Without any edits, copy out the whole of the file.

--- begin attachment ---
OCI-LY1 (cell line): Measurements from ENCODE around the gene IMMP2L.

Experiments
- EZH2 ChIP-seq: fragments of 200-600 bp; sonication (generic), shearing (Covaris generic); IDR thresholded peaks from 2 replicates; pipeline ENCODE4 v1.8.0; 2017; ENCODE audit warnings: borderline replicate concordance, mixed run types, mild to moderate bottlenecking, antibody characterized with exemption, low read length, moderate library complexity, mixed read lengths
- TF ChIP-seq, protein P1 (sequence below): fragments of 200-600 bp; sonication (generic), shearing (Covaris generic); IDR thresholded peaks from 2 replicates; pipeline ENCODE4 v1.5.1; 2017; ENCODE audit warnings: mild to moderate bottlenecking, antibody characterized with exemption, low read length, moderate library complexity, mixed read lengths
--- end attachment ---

OCI-LY1 (cell line): Measurements from ENCODE around the gene IMMP2L.

Experiments
- EZH2 ChIP-seq: fragments of 200-600 bp; sonication (generic), shearing (Covaris generic); IDR thresholded peaks from 2 replicates; pipeline ENCODE4 v1.8.0; 2017; ENCODE audit warnings: borderline replicate concordance, mixed run types, mild to moderate bottlenecking, antibody characterized with exemption, low read length, moderate library complexity, mixed read lengths
- TF ChIP-seq, protein P1 (sequence below): fragments of 200-600 bp; sonication (generic), shearing (Covaris generic); IDR thresholded peaks from 2 replicates; pipeline ENCODE4 v1.5.1; 2017; ENCODE audit warnings: mild to moderate bottlenecking, antibody characterized with exemption, low read length, moderate library complexity, mixed read lengths